Shock-rocker Alice Cooper kicked off the ‘80s with “Clones (We’re All)” and ended them with “Poison.” Not a bad last gasp from a guy who spends all his time on the golf course with Hootie and Gerald Ford these days. Former hippie/protest/rock stars CSN commented on themselves and their generation with “Wasted On The Way” in 1982. A far cry from “Teach Your Children,” but at least they were honest. Crowded House’s “Don’t Dream It’s Over” was so apocalyptic that author Stephen King included it in the movie version of his end-of-the-world opus “The Stand.” Culture Club’s “Church Of The Poison Mind” perfectly encapsulated the near-Roman decadence the U.S was enmeshed in—more spot-on cultural commentary from our pals across the pond. But Jesus, look what garbage we were spewing-Charlie Daniels contradicted himself within two years by releasing the uber-patriotic “In America” in 1980 and the anti-government rant “Still In Saigon” in 1982.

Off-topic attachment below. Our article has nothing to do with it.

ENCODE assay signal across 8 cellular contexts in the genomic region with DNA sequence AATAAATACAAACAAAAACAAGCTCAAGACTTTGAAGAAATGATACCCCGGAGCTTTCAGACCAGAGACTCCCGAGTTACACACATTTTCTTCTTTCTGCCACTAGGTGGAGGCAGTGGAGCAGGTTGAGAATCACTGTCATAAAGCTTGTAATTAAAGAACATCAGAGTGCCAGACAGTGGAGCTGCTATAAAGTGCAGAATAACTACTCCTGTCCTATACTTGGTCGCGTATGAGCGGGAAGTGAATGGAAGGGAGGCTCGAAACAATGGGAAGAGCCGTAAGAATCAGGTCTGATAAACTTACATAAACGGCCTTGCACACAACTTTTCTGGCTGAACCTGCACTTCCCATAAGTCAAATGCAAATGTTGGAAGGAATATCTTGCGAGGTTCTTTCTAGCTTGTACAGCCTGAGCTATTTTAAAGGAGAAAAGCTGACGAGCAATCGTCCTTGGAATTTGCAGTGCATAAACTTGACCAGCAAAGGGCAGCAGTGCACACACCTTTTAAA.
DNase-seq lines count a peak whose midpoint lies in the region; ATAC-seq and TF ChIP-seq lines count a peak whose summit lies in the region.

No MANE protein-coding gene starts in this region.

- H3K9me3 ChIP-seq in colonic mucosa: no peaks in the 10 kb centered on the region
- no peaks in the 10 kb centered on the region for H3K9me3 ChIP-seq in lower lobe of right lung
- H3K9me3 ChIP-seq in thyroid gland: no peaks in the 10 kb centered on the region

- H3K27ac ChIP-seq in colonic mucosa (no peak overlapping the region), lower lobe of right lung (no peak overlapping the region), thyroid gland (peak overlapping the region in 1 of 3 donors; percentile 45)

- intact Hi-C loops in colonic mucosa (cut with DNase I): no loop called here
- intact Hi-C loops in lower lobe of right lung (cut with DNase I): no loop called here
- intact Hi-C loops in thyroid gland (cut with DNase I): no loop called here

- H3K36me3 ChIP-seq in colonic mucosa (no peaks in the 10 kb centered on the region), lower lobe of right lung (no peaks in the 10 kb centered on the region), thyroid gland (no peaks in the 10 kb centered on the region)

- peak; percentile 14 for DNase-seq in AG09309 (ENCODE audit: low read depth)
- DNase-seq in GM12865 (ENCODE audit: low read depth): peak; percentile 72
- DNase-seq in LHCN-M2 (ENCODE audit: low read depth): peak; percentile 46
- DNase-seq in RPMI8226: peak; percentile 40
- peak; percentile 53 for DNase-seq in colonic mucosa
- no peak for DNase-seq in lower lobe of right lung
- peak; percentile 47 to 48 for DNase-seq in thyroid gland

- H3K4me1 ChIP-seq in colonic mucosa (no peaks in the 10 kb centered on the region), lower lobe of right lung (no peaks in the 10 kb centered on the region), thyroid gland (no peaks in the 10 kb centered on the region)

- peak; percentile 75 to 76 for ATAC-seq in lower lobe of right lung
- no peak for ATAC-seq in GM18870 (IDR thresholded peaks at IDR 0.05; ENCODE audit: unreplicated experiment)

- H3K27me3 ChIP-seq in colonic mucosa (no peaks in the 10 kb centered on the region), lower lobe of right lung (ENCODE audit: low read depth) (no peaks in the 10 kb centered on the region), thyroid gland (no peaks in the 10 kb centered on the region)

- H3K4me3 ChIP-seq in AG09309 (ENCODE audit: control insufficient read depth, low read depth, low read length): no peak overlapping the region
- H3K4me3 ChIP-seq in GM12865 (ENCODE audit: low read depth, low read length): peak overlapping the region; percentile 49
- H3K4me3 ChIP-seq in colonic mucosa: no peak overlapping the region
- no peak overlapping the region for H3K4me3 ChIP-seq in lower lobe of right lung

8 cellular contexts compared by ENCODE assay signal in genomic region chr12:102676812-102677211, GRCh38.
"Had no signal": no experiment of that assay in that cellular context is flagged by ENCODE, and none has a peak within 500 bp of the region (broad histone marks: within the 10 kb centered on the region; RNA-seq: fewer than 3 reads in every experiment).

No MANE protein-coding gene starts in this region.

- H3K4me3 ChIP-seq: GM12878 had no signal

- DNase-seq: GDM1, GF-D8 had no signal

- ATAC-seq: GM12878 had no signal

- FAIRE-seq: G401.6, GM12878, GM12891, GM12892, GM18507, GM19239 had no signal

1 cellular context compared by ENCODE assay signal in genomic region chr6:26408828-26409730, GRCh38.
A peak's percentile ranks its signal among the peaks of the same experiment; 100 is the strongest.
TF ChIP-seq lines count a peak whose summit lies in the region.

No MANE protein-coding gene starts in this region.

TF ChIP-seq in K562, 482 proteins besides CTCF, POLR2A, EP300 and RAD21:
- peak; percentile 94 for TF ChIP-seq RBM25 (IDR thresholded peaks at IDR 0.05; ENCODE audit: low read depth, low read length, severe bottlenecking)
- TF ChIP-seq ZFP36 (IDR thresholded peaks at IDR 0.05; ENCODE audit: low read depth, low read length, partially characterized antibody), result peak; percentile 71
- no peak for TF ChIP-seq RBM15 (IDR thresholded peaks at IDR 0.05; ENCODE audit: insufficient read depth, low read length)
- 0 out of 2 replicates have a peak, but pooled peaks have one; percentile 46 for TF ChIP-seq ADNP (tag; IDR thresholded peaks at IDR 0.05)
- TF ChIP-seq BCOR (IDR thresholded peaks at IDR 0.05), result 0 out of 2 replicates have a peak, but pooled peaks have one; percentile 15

Things got a little clearer with David And David’s “Welcome To The Boomtown,” and Chris DeBurgh’s “Don’t Pay The Ferryman,” and then Def Leppard came right out and said it in 1988 with “Armageddon It.” Yeah, we are. Devo broke through on the charts in 1980 with “Whip It,” and though they had plenty to say about the state of the world, they never charted again. Incidentally, both Mark Mothersbaugh and Jerry Casale had been students at Kent State when the fatal student shootings took place.